A Run to Remember – 1999

Before I became enraptured with photography, I was a dad. Being a dad wasn’t always easy and I made my share of mistakes, but thanks to the grace of love and forgiveness, I’m happy to report today that I have a wonderful successful daughter. Back in the late 1990s, I spent my time as a runner and a writer. I dedicated myself to both disciplines from the comfort of home while I tried to keep up with a teenaged daughter.

Fatherhood, running, and writing all came together for me on a magical Father’s Day in 1999. I was in Washington DC with my daughter to attend a ceremony where she had won a prestigious award for a painting in the Scholastic Art and Writing competition. It was a pretty big deal with a ceremony at the Kennedy Center and an exhibit at the Corcoran Gallery of Art. The morning after my daughter’s big day, I went for a quick four-mile run. It was a dreary rainy day, but I ended up having a very special moment at the Vietnam Memorial. It was so special that I wrote about it and the story was subsequently published in the Father’s Day issues of Runner’s World magazine in 2000. Twenty years later, the whole series of events remains such a vivid memory for me that I’m celebrating by sharing my story as it appeared in Runner’s World. It is entitled “A Run to Remember.” Here it is in its entirety. Enjoy!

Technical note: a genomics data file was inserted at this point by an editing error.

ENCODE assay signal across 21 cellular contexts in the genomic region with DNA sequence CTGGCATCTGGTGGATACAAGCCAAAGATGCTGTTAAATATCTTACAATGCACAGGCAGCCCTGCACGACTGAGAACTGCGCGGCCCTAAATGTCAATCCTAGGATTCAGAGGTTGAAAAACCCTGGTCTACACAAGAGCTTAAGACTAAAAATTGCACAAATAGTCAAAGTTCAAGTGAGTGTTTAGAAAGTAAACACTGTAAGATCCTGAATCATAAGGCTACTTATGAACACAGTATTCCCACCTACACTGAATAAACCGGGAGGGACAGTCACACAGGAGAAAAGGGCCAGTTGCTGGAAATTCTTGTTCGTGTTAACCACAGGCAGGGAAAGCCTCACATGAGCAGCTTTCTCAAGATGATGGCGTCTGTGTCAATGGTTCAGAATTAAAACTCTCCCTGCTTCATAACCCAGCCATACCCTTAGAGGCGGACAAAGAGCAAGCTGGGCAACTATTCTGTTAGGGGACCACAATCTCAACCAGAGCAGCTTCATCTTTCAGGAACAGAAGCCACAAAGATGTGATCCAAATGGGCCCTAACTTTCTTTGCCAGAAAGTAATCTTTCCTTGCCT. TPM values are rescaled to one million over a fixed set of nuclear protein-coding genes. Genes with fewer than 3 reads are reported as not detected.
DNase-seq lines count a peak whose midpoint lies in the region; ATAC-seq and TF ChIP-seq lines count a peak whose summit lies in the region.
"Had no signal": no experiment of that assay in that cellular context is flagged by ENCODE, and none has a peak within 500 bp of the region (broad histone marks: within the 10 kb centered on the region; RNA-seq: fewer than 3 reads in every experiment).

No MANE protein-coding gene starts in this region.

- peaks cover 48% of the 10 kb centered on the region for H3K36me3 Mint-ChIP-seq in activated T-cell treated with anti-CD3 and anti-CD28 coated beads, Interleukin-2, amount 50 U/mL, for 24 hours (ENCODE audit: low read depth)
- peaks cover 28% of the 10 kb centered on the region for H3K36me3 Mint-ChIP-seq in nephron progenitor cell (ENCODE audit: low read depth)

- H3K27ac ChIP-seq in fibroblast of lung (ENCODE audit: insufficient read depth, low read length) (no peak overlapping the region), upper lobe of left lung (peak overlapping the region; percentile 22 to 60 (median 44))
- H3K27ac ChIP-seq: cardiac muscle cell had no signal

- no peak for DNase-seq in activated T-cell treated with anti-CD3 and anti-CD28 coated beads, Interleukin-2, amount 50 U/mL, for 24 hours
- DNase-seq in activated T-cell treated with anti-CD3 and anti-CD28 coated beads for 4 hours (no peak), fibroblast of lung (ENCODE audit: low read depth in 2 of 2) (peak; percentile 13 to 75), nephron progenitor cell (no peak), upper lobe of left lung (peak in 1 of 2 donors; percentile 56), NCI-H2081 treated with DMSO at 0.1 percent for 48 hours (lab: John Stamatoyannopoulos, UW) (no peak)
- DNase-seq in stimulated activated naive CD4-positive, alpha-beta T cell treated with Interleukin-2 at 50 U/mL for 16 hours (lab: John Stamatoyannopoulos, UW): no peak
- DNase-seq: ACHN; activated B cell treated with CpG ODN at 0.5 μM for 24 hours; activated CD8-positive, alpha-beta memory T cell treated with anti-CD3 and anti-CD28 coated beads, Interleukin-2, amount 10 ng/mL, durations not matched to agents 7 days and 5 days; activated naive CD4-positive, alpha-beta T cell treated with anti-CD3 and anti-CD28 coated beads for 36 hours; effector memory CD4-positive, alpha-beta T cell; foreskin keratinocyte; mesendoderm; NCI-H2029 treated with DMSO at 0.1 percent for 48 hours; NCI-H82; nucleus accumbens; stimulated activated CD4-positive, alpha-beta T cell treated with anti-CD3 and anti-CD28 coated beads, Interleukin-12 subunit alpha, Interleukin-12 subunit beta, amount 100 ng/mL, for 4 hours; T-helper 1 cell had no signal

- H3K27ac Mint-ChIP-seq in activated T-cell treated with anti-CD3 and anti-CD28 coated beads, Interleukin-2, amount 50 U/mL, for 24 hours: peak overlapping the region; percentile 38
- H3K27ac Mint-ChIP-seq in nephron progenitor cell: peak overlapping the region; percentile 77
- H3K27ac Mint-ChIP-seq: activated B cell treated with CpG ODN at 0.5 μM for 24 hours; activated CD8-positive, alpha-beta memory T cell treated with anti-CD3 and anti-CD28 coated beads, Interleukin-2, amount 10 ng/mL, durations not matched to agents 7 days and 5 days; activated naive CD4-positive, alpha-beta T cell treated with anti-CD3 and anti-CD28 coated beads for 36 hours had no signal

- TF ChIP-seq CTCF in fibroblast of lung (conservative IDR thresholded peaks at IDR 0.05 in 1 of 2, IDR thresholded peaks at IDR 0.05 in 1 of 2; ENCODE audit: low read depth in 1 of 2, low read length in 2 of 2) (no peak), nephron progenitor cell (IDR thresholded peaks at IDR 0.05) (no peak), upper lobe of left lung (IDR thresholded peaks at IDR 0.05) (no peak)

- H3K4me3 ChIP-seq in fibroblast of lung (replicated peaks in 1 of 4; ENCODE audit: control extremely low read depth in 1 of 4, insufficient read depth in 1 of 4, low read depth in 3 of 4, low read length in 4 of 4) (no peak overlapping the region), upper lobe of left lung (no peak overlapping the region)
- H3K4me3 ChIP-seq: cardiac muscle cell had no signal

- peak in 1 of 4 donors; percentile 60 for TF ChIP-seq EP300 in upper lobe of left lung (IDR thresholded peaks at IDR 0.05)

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A Run to Remember

June 20, 1999. It started like many other runs I’ve taken during a visit to a big city. I generally don’t like running in downtown areas—too much curb hopping and car dodging—but I always look forward to these runs when I travel because they offer a taste of a city that I can’t get any other way. And I was especially eager for this one.

I strapped on my heart rate monitor and began running at the corner of 12th and G streets. I headed west in an unseasonably cool drizzle. The streets were quiet this Sunday morning, and my glasses fogged as I turned onto Pennsylvania Avenue. I passed a group of tourists in front of the White House and proceeded toward Constitution Avenue. I was so excited, my heart rate quickly reached 140. What a great place to run! The Washington Monument was in the middle of a face lift on my left, the White House was on my right, and the Lincoln Memorial lay ahead. After crossing Constitution, a narrow path led me to the tree-lined Reflecting Pool. I thought about images of these trees from movies, books and news clips. My heart rate topped 150.

Some distance along the Pool, I followed a path to the right and came upon the Vietnam Veteran’s Memorial. I slowed to a walk as I noticed hundreds of red and yellow roses along the base of the black granite. I’d seen the Memorial many times, but I was puzzled by the roses. What was the occasion? It wasn’t Memorial Day or Veteran’s Day, and I couldn’t think of any other holidays. Why were all of these roses lined along the Memorial? I kneeled to read a note attached to one of them. “Happy Father’s Day,” were the words written in rain-smeared ink, “although you died when I was very young, I feel like I know you and I think about you every day.” It was Father’s Day! When I left my slumbering sixteen-year old daughter in our hotel room that morning, the fact that it was Father’s Day completely escaped me!